Although it was a remote missionary outpost, in the autumn of 1827 the local Catholic community was visited by the Rt. Rev. Alexander Macdonell, first Bishop of Kingston. However, Macdonell’s personal interest in the fledgling community actually predated John Galt’s arrival at the junction of the Speed and Eramosa Rivers. Bishop Macdonell was Galt’s trusted friend and advisor. In 1825, Galt and Macdonell met at Eskgrove in England to discuss the future settlement strategies of the Canada Company.15 The Bishop’s influence and advice had been instrumental in determining the choice of lands purchased. Consequently, he received a grant of fifty shares of Canada Company stock in 182516 and two years later the Catholic Church in Guelph received a gift of land. Like the Anglican and Presbyterian Churches, the Roman Catholic Church received an elevated Church site. However, the Catholic grant was the most magnificent of all. John Galt once wrote to a friend in England that


Desirous of seeing the effect of a rising ground at the end of a street where a Popish Church is one day to be built, I collected all the choppers in the settlement to an open vista, and in exactly two hours and ten minutes ‘by the Shrewsbury Clock’, or my own watch, an avenue was unfolded as large as the long walk in Windsor Park and the trees, by their stature, reduce to pigmies all the greatest barons of the English groves.17


      The relative poverty of the parishioners was augmented by the arrival of the destitute Highland Scots among the La Guayran refugees; yet, local contributions made it possible for a painted frame Church to grace the hill by 1833. St. Patrick’s was later succeeded on the hill by St. Bartholomew’s in 1846 and the Church of Our Lady in 1878. The vista which became Macdonell Street remained an awe-inspiring focal point of the growing townscape.

     The prestige of the Catholic hill served to further Galt’s attempt to make Guelph a Cathedral town. Galt knew that a strong Church presence would assist his efforts to attract monied Catholics to the Guelph Block. From 1827 to 1829, Galt held the persistent hope that Bishop Weld of England might become a resident of Guelph. The Company Supervisor related in his 1833 Autobiography that


I had some reason to hope that Weld of Fulworth Castle (now Cardinal Weld in Rome) would come to Upper Canada and probably make it his residence; being desirous to lure him to Guelph, I had this view in converting the receiving house (the Priory) into a habitation.18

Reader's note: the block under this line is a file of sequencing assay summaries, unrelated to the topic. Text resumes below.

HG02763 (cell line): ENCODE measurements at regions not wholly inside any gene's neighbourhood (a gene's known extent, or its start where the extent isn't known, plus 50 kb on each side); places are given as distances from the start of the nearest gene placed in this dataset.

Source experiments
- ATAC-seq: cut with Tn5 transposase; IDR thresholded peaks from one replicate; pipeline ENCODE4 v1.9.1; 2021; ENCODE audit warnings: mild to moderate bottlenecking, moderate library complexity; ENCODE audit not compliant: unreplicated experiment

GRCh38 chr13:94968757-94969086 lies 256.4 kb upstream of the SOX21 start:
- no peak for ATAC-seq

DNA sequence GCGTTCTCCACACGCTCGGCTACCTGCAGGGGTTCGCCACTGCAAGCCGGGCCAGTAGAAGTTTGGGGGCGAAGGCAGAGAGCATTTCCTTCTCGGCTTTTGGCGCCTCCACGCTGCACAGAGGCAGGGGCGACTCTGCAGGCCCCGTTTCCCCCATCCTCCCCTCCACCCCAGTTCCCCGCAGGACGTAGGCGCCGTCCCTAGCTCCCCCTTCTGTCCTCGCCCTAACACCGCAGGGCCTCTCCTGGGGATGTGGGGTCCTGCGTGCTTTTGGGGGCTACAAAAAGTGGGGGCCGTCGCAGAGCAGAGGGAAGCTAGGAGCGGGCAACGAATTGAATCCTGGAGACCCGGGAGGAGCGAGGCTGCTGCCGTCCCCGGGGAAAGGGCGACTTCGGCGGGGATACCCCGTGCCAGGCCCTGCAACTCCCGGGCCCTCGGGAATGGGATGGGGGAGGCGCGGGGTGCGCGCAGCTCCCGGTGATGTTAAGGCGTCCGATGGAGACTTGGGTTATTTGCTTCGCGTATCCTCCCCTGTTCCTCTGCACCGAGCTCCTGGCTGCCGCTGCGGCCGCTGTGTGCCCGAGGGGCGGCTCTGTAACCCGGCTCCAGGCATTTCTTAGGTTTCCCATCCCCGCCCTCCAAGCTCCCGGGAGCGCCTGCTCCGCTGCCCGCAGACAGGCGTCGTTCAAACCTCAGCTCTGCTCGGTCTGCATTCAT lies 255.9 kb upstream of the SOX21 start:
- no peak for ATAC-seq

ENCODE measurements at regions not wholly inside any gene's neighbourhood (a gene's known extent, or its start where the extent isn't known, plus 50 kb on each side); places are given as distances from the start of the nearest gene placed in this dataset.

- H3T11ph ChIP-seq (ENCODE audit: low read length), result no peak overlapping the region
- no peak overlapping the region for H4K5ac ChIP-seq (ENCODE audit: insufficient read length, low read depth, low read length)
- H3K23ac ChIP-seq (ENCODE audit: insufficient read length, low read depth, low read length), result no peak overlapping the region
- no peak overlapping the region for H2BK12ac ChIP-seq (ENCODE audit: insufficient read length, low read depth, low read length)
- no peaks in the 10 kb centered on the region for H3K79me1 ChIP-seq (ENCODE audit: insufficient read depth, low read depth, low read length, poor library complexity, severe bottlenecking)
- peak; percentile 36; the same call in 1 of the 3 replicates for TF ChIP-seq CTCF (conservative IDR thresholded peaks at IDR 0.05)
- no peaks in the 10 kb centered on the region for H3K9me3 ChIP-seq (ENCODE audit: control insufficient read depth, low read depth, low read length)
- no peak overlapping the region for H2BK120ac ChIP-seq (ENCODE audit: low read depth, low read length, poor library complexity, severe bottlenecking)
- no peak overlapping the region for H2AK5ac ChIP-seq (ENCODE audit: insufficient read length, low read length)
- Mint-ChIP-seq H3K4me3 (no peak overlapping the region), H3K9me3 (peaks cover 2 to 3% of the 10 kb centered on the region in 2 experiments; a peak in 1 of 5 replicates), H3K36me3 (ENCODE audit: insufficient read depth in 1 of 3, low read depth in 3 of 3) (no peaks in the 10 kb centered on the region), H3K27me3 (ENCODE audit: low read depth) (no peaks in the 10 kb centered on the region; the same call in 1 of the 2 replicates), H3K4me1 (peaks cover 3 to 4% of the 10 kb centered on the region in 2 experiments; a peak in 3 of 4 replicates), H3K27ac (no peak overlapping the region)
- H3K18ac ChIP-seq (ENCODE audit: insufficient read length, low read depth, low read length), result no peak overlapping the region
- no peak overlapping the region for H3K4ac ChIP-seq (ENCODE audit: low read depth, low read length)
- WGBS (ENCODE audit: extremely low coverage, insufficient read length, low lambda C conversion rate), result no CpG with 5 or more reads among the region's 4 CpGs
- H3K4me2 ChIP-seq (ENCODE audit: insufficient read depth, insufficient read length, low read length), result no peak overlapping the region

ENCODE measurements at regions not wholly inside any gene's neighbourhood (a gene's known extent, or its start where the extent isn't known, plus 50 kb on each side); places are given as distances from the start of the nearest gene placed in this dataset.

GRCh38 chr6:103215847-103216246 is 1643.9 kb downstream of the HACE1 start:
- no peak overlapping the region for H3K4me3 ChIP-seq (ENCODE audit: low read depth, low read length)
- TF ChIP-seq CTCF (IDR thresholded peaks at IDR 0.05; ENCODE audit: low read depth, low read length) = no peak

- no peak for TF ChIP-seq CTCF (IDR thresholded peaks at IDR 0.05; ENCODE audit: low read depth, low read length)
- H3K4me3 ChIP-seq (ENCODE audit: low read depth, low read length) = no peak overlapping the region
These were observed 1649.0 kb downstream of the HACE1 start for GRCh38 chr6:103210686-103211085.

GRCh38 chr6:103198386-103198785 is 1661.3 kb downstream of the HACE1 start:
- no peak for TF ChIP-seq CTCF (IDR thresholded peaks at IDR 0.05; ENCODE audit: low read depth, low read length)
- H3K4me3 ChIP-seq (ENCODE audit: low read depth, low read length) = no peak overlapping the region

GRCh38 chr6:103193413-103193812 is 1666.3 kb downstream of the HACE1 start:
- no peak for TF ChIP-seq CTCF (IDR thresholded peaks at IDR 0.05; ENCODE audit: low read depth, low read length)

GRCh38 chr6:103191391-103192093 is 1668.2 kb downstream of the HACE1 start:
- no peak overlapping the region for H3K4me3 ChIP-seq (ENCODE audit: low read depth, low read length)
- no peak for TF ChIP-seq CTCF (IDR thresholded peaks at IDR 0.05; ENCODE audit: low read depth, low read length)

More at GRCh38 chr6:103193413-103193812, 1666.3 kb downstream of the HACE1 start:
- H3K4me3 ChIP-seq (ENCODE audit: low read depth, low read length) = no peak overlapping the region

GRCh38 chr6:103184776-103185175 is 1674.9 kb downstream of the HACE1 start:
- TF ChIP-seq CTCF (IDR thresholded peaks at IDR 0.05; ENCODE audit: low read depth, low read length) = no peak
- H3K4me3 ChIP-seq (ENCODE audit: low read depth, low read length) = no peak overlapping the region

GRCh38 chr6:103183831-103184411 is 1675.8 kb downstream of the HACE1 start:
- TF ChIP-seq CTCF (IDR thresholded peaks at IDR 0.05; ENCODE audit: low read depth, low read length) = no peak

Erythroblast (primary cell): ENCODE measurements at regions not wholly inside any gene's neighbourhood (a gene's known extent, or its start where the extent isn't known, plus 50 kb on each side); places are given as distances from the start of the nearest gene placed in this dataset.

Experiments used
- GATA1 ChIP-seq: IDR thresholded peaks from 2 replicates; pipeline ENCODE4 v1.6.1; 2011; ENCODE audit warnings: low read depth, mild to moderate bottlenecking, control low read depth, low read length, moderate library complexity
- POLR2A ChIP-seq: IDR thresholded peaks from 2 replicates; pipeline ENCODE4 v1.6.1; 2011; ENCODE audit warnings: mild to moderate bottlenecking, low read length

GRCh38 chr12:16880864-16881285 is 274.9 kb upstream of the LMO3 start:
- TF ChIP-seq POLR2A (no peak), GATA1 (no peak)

While Galt’s discussions with Bishop Macdonell kept this dream alive for three years, the Priory continued to function as a receiving house for immigrants, a store, a school, a library and a post office. Rather than becoming Bishop Weld’s habitation, it eventually became the residence of Scots Presbyterian miller and distiller, William Allan.

     The state of Guelph’s Catholic community before the 1852 arrival of Rev. Father John Holzer would have been a great disappointment to the man who dreamed of creating a Cathedral town. Galt was dismissed in 1829. It is unfortunate, and somewhat ironical, that the unauthorized charity he showed to the sick and destitute La Guayran settlers played a key role in his recall by the Canada Company Directors.19 In time, the elaborate schemes created to insure that Guelph attracted the “right” kind of settler became an economic encumberment which further exasperated Company officials in Britain.

     When Galt left Guelph, Company attention focused on lands in the Huron Tract and the village’s economic fate was cast adrift. The meagre dues collected by priests assigned to the Guelph Mission seldom offset the burden of the miles to be travelled or the monies required to meet the expenses incurred. Even in the wake of the new economic vitality created by the late 1840’s improvement of the Guelph road network, adequate funds were not forthcoming.

     By 1856, the town of Guelph had 650 Roman Catholic residents.20 They still remained a minority presence as most post-1829 newcomers were Protestants from Ulster or England. The priests who attended this minority lived a spartan existence. The small rectory built next to St. Patrick’s Church in 1843 was without luxuries and the lack of funds ended hopes of developing companion institutions on the 16 acres of land deeded by the Canada Company.21 On January 11, 1836 Rev. John Cassidy appealed for assistance to Bishop Macdonnell saying, “My Lord you cannot have but some idea of the vices and poverty of my Congregation at Guelph.”22 While his charges had money for drink, little heed was paid to the financial peril of the Guelph Mission. Few bills were covered by the paucity of collections from Church rites. For example, in the previous four years just eight marriages had been witnessed by local priests.23

     The economic burdens faced by the Guelph Mission reached unparalleled proportions in 1844. The stringency faced since Canada Company financial grants ceased in 1829 was incomparable to the situation created by the necessity of building a new Church. This need accompanied the 1843 burning of St. Patrick’s. In 1846 the death of Father Gibney left responsibility for clearing the $3,000 in debts incurred by the construction of St. Bartholomew’s in the hands of Father Sanderl. Unfortunately, Sanderl’s attempts to collect the necessary dues led to a series of bitter disputes. Unable to cope with local hostility, Sanderl fled Guelph for the serenity of a nearby island and became the Hermit of Puslinch Lake.